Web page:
Catherine Strisik

Issue #
January 31, 2017

The Mistress, Catherine Strisik

The Mistress, Cathy Strisik’s remarkable second collection of poems, is an aching, ardent outcry responding to “The Mistress,” her husband’s Parkinson’s. Cutting into the body of pain and grief, with exact sensual laser-light honesty, these poems marry Christos–Greek archetype, the poet’s Greek roots, with the intimate physicality of daily sacred life. The Mistress’ images, piercing and fresh, arise from the body, guts, heart, sex—the poet’s “thicket heart” creating “its language of conifer channeled veins/oh my sea-thrashed wings oh my body/oh the lamb on a spit on a holiday with missing ancestors.” Jagged and lyric, brave, modern, mythic, Strisik’s poetry beholds; feels a world at all times intimate—a “sublumen,” moving, phenomenological. Voicing by, and into, “the exactness of flesh,” Strisik is that rarer poet, the grounded mystic, she who writes through and about love, loss, in the spirit-moment of flesh, “suffering beauty,” discovering “in tongues there is terrible light” in the illuminated body of ironia, paradox, eros.

— ’Annah Sobelman, author of In the Bee Latitudes

“Grief swells inside silks,” Strisik writes in her latest collection of poems The Mistress. Indeed, eroticism mingles with deception, tenderness is interrupted by violence, & physical pleasure dissolves into the slow deterioration of the mind brought on by disease, among the other sources. Strisik’s lines—in turns taut, frenetic, & fragmented—surprise over & over, revealing the myriad fissures of language & lives rocked by seduction, equally alluring & toxic. These are daring, & successful because of their daring, poems.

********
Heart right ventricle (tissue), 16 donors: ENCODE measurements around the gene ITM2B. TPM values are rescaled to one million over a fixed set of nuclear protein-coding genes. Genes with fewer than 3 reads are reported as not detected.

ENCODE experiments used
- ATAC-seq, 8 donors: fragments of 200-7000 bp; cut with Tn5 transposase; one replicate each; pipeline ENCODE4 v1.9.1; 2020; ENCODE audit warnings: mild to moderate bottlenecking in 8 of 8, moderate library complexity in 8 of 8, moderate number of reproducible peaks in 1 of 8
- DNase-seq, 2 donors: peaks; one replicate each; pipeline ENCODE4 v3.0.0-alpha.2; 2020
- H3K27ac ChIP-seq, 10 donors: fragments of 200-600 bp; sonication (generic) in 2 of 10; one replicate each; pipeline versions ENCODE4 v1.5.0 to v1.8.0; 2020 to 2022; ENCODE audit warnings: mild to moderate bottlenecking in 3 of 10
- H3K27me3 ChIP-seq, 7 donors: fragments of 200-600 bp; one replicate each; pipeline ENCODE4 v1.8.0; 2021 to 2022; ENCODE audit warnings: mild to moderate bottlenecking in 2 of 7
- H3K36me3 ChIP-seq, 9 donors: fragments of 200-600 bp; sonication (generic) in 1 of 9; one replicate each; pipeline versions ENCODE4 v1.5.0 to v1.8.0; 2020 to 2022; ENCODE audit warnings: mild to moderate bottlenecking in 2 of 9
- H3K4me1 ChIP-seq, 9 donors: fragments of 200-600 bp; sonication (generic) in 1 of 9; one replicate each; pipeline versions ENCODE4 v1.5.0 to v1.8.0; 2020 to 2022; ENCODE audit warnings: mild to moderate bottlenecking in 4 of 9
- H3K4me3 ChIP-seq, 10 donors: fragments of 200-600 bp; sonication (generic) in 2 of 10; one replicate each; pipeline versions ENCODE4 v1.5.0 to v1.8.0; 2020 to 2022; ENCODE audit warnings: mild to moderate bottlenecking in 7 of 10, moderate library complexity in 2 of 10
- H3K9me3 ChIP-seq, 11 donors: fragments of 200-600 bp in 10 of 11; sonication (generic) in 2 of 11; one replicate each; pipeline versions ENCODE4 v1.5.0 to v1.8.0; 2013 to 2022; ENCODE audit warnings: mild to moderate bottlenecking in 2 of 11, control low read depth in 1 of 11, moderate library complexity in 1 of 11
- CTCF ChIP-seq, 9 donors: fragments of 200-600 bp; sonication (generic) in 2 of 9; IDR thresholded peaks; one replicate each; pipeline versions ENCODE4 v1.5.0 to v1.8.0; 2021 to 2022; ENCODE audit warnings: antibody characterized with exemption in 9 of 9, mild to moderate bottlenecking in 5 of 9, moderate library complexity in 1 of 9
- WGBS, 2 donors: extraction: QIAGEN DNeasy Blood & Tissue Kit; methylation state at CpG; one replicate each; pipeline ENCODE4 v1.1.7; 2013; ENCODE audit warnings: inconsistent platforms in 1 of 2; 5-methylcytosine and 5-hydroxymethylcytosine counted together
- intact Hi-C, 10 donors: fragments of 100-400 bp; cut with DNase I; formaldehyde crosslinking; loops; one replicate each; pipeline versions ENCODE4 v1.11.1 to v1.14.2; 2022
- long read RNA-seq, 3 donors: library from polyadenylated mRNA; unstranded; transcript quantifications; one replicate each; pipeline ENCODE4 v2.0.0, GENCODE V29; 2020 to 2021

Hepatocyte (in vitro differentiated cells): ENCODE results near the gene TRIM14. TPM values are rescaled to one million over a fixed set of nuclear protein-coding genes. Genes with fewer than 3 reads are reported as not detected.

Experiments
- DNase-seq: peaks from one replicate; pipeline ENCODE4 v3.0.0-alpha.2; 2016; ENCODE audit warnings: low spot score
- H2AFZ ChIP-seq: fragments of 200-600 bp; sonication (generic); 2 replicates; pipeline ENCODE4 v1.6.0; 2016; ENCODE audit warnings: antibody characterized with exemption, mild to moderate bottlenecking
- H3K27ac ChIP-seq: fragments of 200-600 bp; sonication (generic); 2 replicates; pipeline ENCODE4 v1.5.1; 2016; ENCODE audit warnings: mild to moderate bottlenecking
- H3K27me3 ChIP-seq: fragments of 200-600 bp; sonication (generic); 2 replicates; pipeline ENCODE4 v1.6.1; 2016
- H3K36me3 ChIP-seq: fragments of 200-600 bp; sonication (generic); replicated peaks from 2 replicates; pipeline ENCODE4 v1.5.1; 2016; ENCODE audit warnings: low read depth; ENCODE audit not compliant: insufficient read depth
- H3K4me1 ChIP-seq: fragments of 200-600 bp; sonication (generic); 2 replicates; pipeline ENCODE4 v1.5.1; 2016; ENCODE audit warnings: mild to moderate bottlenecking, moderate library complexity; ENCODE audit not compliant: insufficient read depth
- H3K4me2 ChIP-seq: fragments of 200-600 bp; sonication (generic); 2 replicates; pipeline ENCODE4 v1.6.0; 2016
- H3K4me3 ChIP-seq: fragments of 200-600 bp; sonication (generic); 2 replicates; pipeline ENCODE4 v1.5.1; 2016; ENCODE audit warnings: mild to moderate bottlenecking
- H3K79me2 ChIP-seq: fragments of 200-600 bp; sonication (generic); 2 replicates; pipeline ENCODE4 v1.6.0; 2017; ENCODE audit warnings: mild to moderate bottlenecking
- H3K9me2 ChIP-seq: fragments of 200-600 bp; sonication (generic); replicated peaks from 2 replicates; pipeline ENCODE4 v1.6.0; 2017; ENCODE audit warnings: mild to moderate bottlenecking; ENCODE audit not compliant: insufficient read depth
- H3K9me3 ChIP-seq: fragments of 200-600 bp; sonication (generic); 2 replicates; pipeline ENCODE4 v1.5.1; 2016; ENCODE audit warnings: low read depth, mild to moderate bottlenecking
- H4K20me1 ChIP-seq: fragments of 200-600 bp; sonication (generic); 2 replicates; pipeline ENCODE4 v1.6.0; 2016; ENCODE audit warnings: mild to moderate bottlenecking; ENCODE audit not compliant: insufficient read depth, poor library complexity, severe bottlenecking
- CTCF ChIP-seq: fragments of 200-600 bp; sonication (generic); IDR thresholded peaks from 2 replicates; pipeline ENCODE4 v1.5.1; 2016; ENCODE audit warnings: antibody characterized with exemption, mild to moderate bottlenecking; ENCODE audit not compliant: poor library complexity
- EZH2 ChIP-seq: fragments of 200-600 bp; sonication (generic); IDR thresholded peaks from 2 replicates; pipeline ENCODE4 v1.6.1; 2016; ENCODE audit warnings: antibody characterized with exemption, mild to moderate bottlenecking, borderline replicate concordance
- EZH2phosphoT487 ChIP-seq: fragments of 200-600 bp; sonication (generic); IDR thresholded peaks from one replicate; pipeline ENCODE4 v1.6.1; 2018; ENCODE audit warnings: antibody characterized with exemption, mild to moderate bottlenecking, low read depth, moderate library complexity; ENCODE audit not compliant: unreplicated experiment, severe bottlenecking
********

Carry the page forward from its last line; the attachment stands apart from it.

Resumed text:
-Alexander Long, author of Still Life

Eros and Pathos infuse this uncommonly unified collection—a coherent, albeit polysemic, verse narrative—with a linguistic power that educes as much erotic energy and spiritual passion as it presents.  Catherine Strisik trusts the profoundly suggestive reach of the poetic—the ongoing reach of the parabolic word—to address the body’s decline and in so doing articulates a vision of the spirit’s recovery.

-Scott Cairns, author of Slow Pilgrim: The Collected Poems

Published by 3: A Taos Press, an independent publisher committed to fostering and honoring the work of writers of all cultures.

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